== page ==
For guidance on how the EU might deal with Britain when it leaves the club, look no further than Switzerland.
Surrounded by the EU, the Alpine state is the EU’s third biggest economic partner, while the EU is Switzerland’s biggest trade partner.
Unlike the UK, Switzerland is not famous for its bellowing bellicosity, and on the surface relations between it and the EU seem as smooth as the service at a Geneva hotel.
But that is the surface. And you don’t have to delve too deeply to find some jagged rocks and treacherous undercurrents.
Or you could just read the conclusions issued today from the Council of the European Union on “relations with the Swiss confederation”.
Three years ago the Swiss held a “popular initiative” or referendum on a proposal called “against mass immigration”.
This left the Swiss government in a jam – it wanted closer relations with its main trading partner, including access to the EU single market.
But the EU countries said (and said again in the statement today) that “the free movement of persons is a fundamental pillar of EU policy and that the internal market and its four freedoms are indivisible” (that’s people, goods, capital and services).
Switzerland and the EU had a Free Movement of Persons Agreement (FMPA) with the EU to facilitate its access to the single market and EU citizens’ access to Switzerland for work.
But this was thrown into doubt by the referendum outcome.
Since then the Swiss government has tried to find a way to finesse the implementation of the will of the people in such a way that it doesn’t get shut out of its biggest and most important market.
Just before Christmas the Swiss federal assembly adopted a legal text to implement the referendum outcome.
Today the Council of the EU said this text “can be implemented in a manner compatible with the rights of EU citizens under the Free Movement of Persons Agreement if the necessary implementing ordinance clarifies outstanding open issues”.
Quite a mouthful – but it seems to mean that if the Swiss implementing law tidies up a few matters (like telling EU citizens about job opportunities and – important for Ireland – the procedure for adopting any further measures particularly regarding frontier workers’ rights), then the Swiss can continue to have easy access to the world’s biggest trading bloc.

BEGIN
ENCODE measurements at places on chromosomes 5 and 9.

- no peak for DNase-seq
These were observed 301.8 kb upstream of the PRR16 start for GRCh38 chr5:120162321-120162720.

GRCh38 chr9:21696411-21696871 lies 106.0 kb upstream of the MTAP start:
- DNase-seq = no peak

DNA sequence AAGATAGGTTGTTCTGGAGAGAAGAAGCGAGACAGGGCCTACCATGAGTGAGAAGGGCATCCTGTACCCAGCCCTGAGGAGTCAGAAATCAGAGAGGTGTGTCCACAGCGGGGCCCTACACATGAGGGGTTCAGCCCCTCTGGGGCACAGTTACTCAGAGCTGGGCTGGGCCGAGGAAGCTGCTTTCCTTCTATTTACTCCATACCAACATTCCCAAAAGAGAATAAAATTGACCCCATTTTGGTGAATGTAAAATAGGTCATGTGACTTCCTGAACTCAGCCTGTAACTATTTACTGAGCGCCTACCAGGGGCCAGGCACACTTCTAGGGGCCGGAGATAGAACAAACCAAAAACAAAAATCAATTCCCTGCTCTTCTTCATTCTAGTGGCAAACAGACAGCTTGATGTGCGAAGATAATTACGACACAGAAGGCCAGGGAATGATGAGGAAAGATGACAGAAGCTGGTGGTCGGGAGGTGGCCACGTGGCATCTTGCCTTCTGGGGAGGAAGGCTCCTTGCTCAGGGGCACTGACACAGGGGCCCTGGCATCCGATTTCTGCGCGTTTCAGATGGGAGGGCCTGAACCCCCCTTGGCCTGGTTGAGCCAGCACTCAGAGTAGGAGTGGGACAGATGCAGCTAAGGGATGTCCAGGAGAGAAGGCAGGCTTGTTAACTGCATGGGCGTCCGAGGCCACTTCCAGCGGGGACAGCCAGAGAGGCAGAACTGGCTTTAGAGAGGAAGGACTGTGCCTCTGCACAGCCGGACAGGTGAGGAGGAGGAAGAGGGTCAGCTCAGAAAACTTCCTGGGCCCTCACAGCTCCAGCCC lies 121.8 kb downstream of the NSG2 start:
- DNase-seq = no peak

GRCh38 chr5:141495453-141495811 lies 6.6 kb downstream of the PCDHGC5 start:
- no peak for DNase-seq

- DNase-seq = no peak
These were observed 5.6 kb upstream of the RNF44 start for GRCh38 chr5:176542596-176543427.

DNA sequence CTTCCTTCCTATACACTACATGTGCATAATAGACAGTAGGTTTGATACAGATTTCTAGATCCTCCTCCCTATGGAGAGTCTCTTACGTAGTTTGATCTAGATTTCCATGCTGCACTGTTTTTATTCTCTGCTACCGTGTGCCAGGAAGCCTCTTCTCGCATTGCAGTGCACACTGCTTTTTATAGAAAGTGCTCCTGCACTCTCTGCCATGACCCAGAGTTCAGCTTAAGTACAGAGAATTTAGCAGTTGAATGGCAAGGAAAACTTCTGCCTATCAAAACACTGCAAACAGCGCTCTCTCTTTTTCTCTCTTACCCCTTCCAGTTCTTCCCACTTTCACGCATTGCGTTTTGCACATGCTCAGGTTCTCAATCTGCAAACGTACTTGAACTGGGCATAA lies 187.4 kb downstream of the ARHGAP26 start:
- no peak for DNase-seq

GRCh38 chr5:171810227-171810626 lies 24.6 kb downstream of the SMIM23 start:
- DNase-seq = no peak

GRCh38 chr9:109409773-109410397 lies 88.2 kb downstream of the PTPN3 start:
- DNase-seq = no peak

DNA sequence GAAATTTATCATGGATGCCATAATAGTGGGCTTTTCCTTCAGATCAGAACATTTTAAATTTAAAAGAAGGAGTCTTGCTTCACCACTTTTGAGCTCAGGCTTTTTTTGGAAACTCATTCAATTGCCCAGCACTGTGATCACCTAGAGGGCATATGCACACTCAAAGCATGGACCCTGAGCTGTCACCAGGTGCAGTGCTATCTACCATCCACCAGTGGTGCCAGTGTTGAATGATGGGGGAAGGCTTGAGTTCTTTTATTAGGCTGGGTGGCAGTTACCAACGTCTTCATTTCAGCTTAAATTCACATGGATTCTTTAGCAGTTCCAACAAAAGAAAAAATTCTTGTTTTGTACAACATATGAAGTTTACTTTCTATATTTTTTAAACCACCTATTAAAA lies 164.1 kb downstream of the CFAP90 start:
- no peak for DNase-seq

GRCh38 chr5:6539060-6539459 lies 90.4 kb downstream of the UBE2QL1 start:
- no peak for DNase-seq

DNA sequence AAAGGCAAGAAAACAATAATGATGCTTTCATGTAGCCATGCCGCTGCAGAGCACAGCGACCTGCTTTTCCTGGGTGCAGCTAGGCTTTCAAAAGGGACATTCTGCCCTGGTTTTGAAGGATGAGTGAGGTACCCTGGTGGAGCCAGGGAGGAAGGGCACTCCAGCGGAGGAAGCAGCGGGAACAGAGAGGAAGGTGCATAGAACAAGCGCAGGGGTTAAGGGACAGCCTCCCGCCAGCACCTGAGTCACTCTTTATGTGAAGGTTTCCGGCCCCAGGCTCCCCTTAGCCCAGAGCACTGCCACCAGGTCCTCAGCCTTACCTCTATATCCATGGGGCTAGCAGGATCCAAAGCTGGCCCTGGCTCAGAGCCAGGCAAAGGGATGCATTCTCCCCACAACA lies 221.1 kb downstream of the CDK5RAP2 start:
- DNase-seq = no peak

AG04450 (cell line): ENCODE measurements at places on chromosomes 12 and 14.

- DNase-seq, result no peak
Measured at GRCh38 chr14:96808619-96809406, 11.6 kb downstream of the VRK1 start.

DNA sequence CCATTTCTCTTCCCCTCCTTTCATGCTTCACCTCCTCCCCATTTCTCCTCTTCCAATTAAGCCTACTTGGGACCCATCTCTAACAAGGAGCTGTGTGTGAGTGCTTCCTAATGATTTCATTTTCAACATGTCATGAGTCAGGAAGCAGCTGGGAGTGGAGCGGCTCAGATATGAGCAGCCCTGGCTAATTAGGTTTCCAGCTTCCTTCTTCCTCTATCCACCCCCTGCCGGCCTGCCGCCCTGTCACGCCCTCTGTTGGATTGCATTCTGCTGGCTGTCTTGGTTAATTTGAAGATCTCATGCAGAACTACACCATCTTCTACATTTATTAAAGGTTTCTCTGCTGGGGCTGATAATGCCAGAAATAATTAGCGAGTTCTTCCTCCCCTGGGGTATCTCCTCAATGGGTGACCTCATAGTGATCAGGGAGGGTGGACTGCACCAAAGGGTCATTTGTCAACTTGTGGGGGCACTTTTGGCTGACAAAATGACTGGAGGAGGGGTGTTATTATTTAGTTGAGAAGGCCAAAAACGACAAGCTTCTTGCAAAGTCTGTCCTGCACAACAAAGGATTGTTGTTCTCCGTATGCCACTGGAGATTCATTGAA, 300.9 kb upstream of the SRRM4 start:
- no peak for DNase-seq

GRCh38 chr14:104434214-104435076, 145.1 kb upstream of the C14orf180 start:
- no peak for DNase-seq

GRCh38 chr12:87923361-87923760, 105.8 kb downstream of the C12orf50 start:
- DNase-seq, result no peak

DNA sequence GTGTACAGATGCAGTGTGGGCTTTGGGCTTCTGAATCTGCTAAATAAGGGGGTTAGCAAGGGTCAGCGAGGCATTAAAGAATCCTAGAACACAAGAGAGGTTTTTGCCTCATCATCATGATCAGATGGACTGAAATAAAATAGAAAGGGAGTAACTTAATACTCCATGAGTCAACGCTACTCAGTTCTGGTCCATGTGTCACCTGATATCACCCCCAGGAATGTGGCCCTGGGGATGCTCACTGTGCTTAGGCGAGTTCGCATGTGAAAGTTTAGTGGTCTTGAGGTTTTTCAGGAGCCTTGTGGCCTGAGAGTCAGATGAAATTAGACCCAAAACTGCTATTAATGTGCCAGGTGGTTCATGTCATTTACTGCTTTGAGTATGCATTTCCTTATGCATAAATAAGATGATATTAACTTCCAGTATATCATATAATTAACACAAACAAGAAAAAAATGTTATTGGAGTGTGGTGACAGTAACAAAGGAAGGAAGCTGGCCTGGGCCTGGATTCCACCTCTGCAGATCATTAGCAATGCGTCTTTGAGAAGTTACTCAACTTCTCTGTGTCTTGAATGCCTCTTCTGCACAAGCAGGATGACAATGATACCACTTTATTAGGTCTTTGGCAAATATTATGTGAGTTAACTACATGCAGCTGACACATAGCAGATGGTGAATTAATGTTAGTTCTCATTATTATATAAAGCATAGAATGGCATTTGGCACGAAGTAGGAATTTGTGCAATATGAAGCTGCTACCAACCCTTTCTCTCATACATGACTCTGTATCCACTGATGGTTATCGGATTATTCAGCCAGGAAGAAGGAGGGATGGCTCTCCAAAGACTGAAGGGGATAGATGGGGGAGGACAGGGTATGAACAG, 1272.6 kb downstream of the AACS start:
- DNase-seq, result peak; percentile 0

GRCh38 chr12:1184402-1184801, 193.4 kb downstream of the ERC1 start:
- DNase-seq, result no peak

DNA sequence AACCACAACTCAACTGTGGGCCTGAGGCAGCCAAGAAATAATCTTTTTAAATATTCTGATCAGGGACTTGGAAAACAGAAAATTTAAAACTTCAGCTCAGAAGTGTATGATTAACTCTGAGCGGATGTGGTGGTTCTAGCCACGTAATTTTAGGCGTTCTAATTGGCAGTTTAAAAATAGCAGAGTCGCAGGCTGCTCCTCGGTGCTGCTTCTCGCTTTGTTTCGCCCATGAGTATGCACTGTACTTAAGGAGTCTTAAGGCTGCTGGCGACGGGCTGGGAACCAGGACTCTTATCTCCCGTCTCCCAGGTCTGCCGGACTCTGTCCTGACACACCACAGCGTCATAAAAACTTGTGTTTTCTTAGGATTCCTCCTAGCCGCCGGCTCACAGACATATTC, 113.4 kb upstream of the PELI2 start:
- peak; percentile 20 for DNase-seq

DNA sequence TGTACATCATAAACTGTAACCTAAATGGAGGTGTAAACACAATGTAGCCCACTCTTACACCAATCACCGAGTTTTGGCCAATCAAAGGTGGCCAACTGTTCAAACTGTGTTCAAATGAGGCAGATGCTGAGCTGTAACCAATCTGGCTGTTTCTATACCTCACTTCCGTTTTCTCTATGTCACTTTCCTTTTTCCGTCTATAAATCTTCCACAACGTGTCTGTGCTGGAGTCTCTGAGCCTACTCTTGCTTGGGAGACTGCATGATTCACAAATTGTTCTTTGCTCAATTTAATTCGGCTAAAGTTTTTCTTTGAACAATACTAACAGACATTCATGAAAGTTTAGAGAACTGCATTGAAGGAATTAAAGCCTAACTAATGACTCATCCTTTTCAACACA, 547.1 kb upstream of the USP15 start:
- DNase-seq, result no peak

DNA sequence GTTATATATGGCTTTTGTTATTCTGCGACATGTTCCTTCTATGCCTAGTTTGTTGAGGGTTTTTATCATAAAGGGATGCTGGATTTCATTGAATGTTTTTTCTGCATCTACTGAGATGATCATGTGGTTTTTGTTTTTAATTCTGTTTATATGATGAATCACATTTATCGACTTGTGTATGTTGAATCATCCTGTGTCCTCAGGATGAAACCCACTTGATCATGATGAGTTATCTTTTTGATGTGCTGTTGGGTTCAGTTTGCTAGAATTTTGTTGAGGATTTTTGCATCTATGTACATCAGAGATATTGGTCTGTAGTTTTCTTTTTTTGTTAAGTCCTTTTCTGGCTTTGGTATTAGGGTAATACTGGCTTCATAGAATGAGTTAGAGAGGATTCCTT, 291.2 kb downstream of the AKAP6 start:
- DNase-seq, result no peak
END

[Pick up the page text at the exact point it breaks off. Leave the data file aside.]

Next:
So in a post–Brexit world, this will be the precedent for dealing with a country that wants to shut EU citizens out of its labour market, but still expects easy access to the single market.
And at its heart is something fans of the Good Friday Agreement will recognise – permanent institutions.
Under the FMPA there is a joint EU-Swiss committee to sort out any issues arising under the agreement.
The Swiss have indicated their willingness to use this institution to help finesse the December 2016 law on mass immigration. The council says it is “encouraged” by this.
Switzerland wants to develop its links with the EU on a sector by sector approach.
The council “notes” this, but says a precondition for taking this approach any further is “the establishment of a common institutional framework for existing and future agreements through which Switzerland participates in the EU’s single market”.
It says this is to ensure “homogeneity and legal certainty for citizens and businesses”.
And it says the sides need to finalise negotiations on an institutional framework “as soon as possible”.
Only then will the EU-Swiss comprehensive partnership “develop to its full potential”. So sign up for institutions or take the slow train to the EU market.
The EU faces blockages to trade in agri-food and services, and is using the current impasse to put the squeeze on the Swiss for market access.
Or remedying “asymmetries in bilateral economic relations”, as the bureaucrats put it.
In particular it wants the Swiss to stop introducing federal or canton level laws that undermine existing agreements, especially the Free Movement Agreement, and repeal the “flanking” measures already in place.
There is, just like Brexit, a money row here to. The Swiss have to pay up for market access.
The EU justifies the payment thus: “This financial contribution is intended to reduce economic and social disparities in the EU and should be proportionate to the substantial benefits Switzerland draws from its participation in the Single Market”.
The Swiss passed a new legal basis for paying into the EU budget last September, and the EU wants them to get on with discussions on renewing their financial contribution as soon as possible.
Again, all this is precedent for dealing with the UK after Brexit.
The EU is also pressing Switzerland to end five tax regimes that it considers to be harmful tax competition.
A bill to end the practices failed in the Swiss parliament on 12 February.
Stressing the “need for fair tax competition” the EU wants the Swiss to find another way to end these regimes “in line with the 2014 joint statement on company tax issues”.
It also welcomes Swiss co-operation in justice and home affairs policies, particularly “implementing the European Agenda on Migration”, and it welcomed Swiss participation in EU foreign and security policy initiatives and missions, such as a civilians security sector reform programme in Ukraine, and the EU CSDP mission in Mali, and its continuing assistance in implementing sanctions on Russia over Ukraine.
All told there is plenty here for pondering how the EU will deal with Britain in the not too distant future.
And the Swiss have extended the benefits of the FMPA to Romania, Bulgaria and Croatia.
In return the Swiss appear to have got “full association” to the Horizon 2020 programme of scientific research funding (which has claimed to be the biggest single science fund in the world).
The deal also re-opens the prospect of Switzerland joining the Erasmus student exchange programme.
This one is being dangled in front of them as the carrot for continuing to finesse the deal in ways the EU likes.